- Student curation. Students are able to select artifacts of proficiency around a graduate profile element/competency and display them easily to future employers, college admissions officers, etc. This process can also be supported and grown through progress check ins and learner led conferencing. Ultimately, curation features would be designed to also work in partnership with badging organizations.
- Aggregation. Data available to school administration is displayed through a variety of groupings such as grade level, school level, etc. Initial choice of grouping would be demographic choices such as FRL, race, gender, etc. to push users and learning organizations to think about equity first.
- Lifelong. The solution needs to be a backpack with the learner. A comprehensive learner record will ensure that no experiences are lost and no delays occur when a student moves from school to school and eventually, job to job.
- Ecosystem wide. The Learner Record solution accepts learning experiences from any provider, whether in school or out of school. Online courses, internships, extracurricular activities, personal projects, etc. all should be able to be linked to competencies within the Learner Record.
- Secure. Security is critical for student privacy under federal regulations when operating in the PK-12 sector. Building the solution using a distributed ledger model may be the most secure way to move this idea forward.
- Proficiency. Multiple and customizable methods to determine proficiency on competencies are available. These may include traditional one such as highest score, most recent and decaying average as well as any customizable option built by the district.
While the space is not crowded, more solutions are emerging that begin to address these functionalities. Greenlight Credentials, Area9Lyceum, Mastery Transcript, HeadRush Learning, Empower, LiFT Learning, See Saw, and Building 21’s SLATE all hold promise.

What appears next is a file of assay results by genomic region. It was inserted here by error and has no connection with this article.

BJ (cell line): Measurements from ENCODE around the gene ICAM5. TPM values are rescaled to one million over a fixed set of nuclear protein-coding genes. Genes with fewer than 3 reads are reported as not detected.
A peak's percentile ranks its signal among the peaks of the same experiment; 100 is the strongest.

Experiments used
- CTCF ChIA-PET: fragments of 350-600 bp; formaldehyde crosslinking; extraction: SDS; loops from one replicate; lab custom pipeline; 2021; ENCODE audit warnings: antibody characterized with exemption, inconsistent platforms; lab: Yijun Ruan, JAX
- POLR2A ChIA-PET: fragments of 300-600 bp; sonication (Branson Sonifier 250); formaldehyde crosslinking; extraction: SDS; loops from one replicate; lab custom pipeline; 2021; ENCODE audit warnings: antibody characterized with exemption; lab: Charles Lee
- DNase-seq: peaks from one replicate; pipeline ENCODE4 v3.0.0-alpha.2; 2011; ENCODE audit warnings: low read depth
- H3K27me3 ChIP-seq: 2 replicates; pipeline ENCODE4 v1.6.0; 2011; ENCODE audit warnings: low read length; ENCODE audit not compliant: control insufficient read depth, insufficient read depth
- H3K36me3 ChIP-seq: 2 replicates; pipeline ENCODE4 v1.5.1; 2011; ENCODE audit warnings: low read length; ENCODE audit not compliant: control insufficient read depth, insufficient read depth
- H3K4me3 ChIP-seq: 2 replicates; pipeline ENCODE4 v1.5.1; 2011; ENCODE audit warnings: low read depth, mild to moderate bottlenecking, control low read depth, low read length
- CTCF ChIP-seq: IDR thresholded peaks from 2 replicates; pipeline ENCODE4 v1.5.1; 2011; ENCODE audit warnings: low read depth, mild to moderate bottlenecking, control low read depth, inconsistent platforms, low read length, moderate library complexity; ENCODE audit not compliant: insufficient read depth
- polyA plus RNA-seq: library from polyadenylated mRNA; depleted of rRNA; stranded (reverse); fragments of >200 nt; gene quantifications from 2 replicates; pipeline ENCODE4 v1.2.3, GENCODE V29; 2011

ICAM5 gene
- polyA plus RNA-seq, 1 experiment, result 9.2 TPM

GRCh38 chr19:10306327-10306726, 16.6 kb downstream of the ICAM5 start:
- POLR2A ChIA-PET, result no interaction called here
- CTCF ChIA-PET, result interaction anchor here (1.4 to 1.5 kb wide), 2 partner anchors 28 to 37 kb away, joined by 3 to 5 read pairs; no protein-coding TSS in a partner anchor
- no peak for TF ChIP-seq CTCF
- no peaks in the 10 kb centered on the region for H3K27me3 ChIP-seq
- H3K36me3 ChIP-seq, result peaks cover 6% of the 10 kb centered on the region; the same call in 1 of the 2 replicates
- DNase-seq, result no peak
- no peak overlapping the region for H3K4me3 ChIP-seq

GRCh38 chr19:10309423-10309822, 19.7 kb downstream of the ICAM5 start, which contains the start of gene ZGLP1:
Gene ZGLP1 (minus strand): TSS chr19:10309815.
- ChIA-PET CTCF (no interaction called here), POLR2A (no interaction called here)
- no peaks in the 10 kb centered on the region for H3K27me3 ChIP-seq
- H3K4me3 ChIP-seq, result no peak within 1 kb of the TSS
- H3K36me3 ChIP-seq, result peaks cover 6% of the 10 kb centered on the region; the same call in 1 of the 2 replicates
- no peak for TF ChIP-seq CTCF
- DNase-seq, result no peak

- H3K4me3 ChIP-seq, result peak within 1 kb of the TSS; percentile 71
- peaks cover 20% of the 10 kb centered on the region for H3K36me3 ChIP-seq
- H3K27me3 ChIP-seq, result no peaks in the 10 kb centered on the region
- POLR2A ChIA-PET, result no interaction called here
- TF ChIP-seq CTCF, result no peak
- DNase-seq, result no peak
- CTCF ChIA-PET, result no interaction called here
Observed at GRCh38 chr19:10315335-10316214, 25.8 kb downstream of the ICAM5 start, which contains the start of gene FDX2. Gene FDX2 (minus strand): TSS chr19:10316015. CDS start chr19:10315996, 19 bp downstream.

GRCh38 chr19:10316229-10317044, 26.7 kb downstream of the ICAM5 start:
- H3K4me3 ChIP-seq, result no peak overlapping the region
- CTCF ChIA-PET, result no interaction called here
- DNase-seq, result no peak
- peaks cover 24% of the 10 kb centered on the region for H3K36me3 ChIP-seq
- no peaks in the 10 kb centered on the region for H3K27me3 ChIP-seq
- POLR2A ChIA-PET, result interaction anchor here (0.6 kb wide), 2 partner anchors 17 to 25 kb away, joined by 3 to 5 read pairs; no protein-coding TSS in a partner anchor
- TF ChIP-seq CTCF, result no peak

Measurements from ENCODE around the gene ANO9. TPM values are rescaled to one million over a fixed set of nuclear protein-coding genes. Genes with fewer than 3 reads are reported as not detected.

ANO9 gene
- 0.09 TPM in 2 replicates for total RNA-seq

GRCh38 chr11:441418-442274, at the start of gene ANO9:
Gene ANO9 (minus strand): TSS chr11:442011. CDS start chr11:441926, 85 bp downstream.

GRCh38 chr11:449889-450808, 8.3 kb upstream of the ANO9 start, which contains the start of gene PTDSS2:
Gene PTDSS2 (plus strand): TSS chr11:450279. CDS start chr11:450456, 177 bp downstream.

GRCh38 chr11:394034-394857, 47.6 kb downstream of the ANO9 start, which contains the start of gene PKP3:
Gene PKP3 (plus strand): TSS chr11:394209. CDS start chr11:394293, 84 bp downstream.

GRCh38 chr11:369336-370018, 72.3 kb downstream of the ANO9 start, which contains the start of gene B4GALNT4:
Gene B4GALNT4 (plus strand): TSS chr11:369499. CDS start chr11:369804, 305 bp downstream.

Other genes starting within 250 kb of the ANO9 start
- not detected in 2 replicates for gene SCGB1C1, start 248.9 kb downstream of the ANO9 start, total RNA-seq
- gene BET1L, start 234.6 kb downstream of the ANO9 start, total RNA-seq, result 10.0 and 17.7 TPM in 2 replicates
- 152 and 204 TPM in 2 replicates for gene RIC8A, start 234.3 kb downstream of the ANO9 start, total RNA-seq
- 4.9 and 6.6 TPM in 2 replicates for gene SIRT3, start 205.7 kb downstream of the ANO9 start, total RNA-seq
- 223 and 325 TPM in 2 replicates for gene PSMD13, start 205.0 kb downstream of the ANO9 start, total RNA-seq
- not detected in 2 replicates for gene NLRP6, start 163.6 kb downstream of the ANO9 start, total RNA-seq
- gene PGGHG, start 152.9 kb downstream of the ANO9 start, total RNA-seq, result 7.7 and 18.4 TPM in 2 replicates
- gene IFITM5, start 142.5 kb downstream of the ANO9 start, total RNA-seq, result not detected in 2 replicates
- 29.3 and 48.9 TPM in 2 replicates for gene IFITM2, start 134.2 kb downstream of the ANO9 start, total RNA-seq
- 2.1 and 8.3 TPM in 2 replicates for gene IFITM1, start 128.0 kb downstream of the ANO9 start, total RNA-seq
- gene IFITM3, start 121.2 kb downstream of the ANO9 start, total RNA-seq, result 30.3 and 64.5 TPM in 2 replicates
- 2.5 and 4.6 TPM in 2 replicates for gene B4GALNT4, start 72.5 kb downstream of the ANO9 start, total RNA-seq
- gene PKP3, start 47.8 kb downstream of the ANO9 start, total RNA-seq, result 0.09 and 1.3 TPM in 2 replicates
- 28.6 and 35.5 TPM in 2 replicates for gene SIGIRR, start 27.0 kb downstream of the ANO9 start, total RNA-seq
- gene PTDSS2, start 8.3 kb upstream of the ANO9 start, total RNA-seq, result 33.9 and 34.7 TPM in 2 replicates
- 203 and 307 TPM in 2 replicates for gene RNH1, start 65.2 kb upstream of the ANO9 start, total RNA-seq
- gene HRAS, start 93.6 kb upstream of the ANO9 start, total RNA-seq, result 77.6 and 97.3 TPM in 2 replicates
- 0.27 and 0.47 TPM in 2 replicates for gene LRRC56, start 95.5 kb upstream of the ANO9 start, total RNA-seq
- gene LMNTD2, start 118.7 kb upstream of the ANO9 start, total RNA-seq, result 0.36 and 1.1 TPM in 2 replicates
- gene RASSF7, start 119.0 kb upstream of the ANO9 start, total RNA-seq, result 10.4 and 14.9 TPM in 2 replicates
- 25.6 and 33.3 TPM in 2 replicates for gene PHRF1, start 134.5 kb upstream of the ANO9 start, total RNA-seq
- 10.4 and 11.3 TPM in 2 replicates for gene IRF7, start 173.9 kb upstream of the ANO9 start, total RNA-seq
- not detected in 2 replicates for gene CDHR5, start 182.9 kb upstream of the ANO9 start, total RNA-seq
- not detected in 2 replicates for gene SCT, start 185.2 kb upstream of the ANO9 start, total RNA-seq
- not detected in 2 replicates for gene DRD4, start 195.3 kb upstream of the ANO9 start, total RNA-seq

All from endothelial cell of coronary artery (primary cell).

If Portrait’s of Graduates supported by competency-based progressions are to become widespread, then we need to build solutions that accommodate these changes. If not, the efforts will languish in inadequate LMS systems, complicated spreadsheets or posters on the wall. We can do better.
Nate and Rebecca - Great article. It would be great if you could help share the work of early innovators in the space. We'd love to have you continue the conversation with us in our weekly Ed 3.0 community call Thursdays at 11AM ET. It is an open conversation between industry through leaders committed to developing Comprehensive Learner Records.
Good afternoon, excellent article! Using data effectively and long-term in this manner can certainly promote and assist learners with staying on track with their educational goals. I find it can also allow users of this information to identify shortfalls/challenges promptly. Do you find that these systems can help close the educational gap that exists when students are matriculating from high school to college? A lot of research seems to indicate that many first-year students need to take remedial classes to meet the basic requirements of foundational classes.